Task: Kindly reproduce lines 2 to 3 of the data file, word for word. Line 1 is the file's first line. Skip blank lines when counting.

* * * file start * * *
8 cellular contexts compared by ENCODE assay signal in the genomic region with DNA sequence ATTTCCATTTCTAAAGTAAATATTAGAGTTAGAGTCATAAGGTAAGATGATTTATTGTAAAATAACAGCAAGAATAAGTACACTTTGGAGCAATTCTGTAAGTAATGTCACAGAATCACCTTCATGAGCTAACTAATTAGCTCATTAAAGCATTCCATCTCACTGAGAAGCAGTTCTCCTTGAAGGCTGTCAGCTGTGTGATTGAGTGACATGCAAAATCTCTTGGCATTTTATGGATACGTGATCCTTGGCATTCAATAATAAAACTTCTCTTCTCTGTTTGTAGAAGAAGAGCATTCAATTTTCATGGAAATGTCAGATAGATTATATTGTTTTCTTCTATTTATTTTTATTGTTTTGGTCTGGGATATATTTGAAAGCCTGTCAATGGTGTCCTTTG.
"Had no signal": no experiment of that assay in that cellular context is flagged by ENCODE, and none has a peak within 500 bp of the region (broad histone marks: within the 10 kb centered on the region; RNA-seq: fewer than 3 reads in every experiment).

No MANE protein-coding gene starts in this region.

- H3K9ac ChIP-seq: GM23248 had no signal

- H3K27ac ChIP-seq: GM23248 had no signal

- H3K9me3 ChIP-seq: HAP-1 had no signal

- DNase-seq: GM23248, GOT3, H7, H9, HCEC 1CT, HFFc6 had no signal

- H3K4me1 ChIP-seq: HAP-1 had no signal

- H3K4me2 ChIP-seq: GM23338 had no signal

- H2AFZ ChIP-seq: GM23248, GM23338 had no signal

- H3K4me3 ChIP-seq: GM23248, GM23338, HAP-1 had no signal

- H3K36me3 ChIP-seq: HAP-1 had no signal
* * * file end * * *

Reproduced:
"Had no signal": no experiment of that assay in that cellular context is flagged by ENCODE, and none has a peak within 500 bp of the region (broad histone marks: within the 10 kb centered on the region; RNA-seq: fewer than 3 reads in every experiment).

No MANE protein-coding gene starts in this region.